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Cannabis in India: Past, Present, and Future

Updated: Sep 5, 2023

Cannabis in India: Past, Present, and Future

In this article, we will delve into the intriguing history, current status, and potential future of cannabis in India. From its ancient roots to the evolving legal landscape, we'll explore how this versatile plant has played a significant role in India's culture, economy, and health.

Three Cannabis leaves, side by side, with two human beside the middle on

Table of Contents

1. Introduction

2. Cannabis in Ancient India

3. Colonial Influence and Regulation

4. The Criminalization Era

5. Medicinal and Recreational Use

6. The Legalization Debate

7. Economic Impact

8. Health Considerations

9. Cultural Significance

10. Cannabis and Spirituality

11. The Global Perspective

12. Future Prospects

13. Challenges Ahead

14. Conclusion

15. FAQs


1. Introduction

Cannabis, which is also known as marijuana or bhang in India, has a fascinating history in the subcontinent that dates back to around 2000 BCE. It has been an integral part of Indian society for centuries, with various preparations like charas (resin), ganja (flower), and bhang (seeds and leaves) being used for different purposes. Interestingly, cannabis is even mentioned in the sacred Hindu texts, the Vedas, where it is considered one of the five sacred plants and is believed to have a guardian angel protecting its leaves. In Hindu mythology, Lord Shiva, a prominent deity in many sects, is closely associated with cannabis, particularly "bhang." This rich tradition of cannabis use in India spans thousands of years, and in this article, we'll delve into the past, present, and the potential future of cannabis in this diverse country.


2. Cannabis in Ancient India

ancient indian people, holding cannabis leaves, four people, head made of cannabis

Cannabis has a fascinating history in ancient India, deeply intertwined with spirituality and healing. In the sacred Vedas, dating back to 1500 to 500 BCE, cannabis, known as "bhang" or "bhanga" in Sanskrit, played a pivotal role in religious rituals. Notably, Lord Shiva, the god of destruction in Hinduism, was believed to have used cannabis to turn his focus inward and harness his divine powers for the greater good. Beyond religion, cannabis found its place in medicinal practices, with ancient texts acknowledging its effectiveness in relieving anxiety, boosting appetite, clearing phlegm, and enhancing mental clarity.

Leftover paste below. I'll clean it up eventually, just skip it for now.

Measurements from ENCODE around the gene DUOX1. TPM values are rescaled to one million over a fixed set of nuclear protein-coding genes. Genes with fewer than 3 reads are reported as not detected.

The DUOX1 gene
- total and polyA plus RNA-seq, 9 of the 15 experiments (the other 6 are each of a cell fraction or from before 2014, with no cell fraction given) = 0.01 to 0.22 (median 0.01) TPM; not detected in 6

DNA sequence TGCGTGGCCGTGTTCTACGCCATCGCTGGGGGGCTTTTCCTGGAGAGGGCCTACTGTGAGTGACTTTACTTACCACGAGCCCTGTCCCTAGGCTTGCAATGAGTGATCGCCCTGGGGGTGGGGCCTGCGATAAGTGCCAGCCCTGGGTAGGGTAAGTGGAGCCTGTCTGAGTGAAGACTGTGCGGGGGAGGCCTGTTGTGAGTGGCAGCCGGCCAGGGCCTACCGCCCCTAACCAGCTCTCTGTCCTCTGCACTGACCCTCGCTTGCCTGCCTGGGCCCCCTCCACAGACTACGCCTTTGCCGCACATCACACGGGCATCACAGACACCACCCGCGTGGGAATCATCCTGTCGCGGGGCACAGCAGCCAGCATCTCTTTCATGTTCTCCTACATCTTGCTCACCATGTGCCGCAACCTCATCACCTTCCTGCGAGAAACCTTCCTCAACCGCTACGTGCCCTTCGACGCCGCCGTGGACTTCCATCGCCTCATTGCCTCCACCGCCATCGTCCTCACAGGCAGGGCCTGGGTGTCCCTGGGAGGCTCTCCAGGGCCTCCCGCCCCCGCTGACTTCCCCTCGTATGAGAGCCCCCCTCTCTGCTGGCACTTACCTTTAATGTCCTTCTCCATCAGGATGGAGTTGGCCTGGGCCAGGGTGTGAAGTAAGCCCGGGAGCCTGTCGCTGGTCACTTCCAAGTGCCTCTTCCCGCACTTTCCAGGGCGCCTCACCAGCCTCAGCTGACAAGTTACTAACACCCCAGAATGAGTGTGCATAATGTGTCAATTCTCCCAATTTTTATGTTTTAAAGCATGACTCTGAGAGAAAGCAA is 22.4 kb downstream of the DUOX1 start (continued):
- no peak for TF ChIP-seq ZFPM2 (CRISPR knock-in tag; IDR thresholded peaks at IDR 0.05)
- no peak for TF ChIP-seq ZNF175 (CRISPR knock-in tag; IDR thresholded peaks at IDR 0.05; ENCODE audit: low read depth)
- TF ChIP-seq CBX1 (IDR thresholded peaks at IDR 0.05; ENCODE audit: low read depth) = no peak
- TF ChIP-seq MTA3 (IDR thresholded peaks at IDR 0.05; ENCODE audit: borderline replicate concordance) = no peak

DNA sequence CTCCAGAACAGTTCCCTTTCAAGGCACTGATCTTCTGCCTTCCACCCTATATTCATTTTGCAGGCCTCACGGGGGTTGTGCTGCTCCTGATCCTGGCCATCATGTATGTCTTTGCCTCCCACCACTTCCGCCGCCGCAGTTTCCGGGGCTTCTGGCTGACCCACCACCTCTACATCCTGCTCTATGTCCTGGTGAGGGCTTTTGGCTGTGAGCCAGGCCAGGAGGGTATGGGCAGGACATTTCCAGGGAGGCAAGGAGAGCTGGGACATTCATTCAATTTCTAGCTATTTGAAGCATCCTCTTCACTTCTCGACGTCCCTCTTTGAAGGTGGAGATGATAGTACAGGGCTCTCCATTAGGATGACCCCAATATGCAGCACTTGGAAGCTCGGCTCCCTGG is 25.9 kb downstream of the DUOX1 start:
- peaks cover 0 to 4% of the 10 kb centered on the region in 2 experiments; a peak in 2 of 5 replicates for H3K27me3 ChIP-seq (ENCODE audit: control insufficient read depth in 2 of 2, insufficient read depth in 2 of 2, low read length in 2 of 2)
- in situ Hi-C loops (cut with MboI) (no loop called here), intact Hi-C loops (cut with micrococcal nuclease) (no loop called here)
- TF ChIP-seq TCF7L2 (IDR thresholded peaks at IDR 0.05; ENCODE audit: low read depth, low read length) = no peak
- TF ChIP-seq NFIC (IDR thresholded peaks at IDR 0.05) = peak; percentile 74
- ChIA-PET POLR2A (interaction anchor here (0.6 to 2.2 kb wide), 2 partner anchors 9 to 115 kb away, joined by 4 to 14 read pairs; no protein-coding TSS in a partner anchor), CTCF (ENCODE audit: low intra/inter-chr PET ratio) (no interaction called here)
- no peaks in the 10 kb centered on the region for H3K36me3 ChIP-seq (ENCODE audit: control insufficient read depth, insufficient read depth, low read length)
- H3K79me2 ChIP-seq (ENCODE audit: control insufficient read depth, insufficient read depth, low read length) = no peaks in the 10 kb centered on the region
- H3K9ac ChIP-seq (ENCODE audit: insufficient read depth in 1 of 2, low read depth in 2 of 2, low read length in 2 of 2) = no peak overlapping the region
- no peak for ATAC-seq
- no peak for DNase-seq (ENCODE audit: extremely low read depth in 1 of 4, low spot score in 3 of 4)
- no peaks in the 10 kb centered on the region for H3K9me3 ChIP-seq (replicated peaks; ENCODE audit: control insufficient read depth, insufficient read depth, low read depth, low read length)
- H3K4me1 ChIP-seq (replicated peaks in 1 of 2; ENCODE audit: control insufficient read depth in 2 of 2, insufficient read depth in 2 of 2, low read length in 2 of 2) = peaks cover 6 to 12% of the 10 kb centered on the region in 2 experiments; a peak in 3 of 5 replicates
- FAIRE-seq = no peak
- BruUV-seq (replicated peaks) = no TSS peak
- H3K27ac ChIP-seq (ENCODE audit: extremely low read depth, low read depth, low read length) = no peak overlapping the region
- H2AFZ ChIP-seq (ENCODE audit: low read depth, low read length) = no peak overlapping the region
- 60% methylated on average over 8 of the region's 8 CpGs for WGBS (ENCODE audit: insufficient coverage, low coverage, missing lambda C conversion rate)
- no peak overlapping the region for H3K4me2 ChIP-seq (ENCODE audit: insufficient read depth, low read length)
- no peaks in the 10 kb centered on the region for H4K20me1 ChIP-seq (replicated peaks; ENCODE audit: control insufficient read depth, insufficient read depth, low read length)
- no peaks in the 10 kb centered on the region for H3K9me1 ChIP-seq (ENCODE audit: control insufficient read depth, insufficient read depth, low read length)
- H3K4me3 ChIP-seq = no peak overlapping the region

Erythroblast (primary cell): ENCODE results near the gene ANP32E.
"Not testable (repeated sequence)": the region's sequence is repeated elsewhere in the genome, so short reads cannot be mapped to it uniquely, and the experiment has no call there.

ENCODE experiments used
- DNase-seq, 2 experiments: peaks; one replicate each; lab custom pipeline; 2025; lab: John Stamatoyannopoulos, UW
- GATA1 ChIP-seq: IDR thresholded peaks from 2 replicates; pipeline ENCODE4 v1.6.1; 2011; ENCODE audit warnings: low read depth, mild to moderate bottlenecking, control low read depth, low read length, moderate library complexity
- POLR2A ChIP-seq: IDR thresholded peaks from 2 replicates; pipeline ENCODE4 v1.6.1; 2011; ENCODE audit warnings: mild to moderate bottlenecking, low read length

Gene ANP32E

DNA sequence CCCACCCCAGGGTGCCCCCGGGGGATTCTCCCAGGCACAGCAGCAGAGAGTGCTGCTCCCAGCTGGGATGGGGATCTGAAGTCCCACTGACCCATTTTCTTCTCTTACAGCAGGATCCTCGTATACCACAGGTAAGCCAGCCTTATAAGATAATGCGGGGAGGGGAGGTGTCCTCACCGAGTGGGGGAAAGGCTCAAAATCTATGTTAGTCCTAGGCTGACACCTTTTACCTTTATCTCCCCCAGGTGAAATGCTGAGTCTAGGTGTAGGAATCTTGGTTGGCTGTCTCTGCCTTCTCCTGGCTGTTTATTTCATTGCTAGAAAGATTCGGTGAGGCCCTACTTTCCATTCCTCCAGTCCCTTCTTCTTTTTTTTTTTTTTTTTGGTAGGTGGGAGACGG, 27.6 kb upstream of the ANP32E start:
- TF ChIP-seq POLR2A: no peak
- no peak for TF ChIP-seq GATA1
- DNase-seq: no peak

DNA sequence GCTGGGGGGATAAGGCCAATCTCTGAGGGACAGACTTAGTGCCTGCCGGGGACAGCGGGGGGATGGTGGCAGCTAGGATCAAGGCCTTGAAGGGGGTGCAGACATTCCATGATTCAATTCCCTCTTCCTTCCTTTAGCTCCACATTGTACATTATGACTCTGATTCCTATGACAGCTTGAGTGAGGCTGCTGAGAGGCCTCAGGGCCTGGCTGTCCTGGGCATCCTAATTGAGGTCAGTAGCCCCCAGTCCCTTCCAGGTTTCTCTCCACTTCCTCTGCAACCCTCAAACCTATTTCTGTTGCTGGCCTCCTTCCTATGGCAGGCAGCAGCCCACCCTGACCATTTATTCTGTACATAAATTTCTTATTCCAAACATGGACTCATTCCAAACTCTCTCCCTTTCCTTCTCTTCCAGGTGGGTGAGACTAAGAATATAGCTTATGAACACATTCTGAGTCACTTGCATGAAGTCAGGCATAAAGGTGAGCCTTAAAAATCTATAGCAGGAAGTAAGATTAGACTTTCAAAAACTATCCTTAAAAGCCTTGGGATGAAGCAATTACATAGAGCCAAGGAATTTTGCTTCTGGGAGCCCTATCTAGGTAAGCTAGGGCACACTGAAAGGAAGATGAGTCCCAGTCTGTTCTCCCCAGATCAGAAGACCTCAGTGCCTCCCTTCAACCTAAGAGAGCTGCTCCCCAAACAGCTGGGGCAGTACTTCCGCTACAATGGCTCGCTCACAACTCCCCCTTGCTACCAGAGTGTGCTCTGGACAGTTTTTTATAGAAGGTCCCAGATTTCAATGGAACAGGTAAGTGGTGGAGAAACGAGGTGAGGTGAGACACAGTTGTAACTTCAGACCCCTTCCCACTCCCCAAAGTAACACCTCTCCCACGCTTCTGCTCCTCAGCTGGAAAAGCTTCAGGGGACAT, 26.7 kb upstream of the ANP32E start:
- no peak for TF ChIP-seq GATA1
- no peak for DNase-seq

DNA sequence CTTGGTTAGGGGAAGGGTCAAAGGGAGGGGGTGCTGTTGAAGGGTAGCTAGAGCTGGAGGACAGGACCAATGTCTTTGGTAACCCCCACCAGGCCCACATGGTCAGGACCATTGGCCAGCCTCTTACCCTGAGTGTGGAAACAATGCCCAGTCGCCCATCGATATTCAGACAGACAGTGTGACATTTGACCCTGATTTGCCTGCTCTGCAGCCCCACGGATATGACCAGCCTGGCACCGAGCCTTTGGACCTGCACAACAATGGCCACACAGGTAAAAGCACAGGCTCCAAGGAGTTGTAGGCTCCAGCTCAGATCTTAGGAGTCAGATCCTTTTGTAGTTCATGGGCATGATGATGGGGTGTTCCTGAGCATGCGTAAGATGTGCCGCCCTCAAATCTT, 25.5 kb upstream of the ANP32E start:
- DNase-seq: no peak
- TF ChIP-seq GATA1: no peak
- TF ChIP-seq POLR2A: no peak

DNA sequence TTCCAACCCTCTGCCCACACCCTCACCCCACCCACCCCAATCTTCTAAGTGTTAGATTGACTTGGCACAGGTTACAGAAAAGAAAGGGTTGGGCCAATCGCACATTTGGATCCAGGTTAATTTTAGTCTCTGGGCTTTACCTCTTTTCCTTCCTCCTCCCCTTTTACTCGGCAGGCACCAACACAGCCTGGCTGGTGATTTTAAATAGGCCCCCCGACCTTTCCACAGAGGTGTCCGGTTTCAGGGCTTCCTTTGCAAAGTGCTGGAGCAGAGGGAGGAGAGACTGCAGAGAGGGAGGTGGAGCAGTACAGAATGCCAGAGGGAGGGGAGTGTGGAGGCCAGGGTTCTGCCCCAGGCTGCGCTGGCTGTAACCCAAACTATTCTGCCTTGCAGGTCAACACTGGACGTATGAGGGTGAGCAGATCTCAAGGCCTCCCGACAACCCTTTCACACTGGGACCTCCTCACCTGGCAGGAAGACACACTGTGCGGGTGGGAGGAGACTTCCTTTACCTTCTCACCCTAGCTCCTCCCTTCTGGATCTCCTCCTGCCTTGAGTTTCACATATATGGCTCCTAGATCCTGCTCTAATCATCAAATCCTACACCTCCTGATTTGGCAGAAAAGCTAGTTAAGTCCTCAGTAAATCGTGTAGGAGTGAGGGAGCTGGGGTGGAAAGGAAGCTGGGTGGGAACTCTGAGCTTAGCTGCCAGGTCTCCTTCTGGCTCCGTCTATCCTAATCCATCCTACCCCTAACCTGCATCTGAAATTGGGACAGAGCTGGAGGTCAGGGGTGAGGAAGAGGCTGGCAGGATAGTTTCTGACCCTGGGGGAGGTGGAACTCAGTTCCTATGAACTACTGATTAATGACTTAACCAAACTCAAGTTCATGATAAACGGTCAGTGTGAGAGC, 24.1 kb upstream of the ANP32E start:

But cannabis wasn't limited to Hinduism; it also had a significant presence in shamanic and pagan cultures, where it was used for deep contemplation, seeking enlightenment, exploring the realms of the subconscious, and even as an aphrodisiac during rituals. The plant's therapeutic properties were recognized not only in India but also by Assyrians, Greeks, and Romans. Ayurvedic medicine, too, embraced cannabis for its various healing qualities. So, the use of cannabis in ancient India wasn't just a religious affair; it was a diverse tapestry of spiritual exploration and holistic healing practices.


3. Colonial Influence and Regulation

During the colonial era, India experienced a profound transformation in its relationship with cannabis. This ancient plant had deep roots in Indian culture, serving a multitude of purposes over millennia. It was widely used as a traditional medicine for various ailments, featured prominently in religious rituals as a sacred herb, served as a profitable cash crop for farmers, and was occasionally consumed recreationally, albeit with potential health risks.


When British colonial rule was established, a shift in perceptions of cannabis occurred. The British government introduced regulatory measures aimed at controlling its usage, citing concerns related to public health and morality. In fact, the British Indian Hemp Drugs Commission of 1894-1895 conducted a comprehensive study on cannabis in India and found that it was not as harmful as previously believed. Nevertheless, these findings did not deter the British authorities from imposing stricter controls.


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4. The Criminalization Era

three people holding cannabis leaf, colorful background

After India gained independence, stricter regulations were imposed on cannabis. In 1985, the Narcotic Drugs and Psychotropic Substances Act classified cannabis as a narcotic, leading to its criminalization. Despite global shifts towards legalization, cannabis remains illegal in India, with penalties for illegal cultivation and trade.


Although there is recognition of cannabis's potential as a source of valuable resources like fiber and high-value oil in India's National Policy on Narcotic Drugs and Psychotropic Substances, illegal production can result in severe penalties. While India supported the removal of cannabis from Schedule IV of the 1961 Single Convention on Narcotic Drugs in 2020, any future strides towards legalization should be based on scientific evidence and consider the potential consequences, especially among young people. Proponents argue that cannabis is less harmful than alcohol and tobacco, which are legal but come with their own set of risks. Enforcement agencies are working to combat illicit cannabis cultivation, although eradication efforts decreased from 2017 to 2018.


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5. Medicinal and Recreational Use

Cannabis use in India dates back over two millennia for both cultural and medicinal purposes. Traditional practices like consuming bhang during festivals highlight its cultural significance. Cannabis preparations like charas, ganja, and bhang are prevalent, with bhang lassi and bhang thandai being popular and legal options.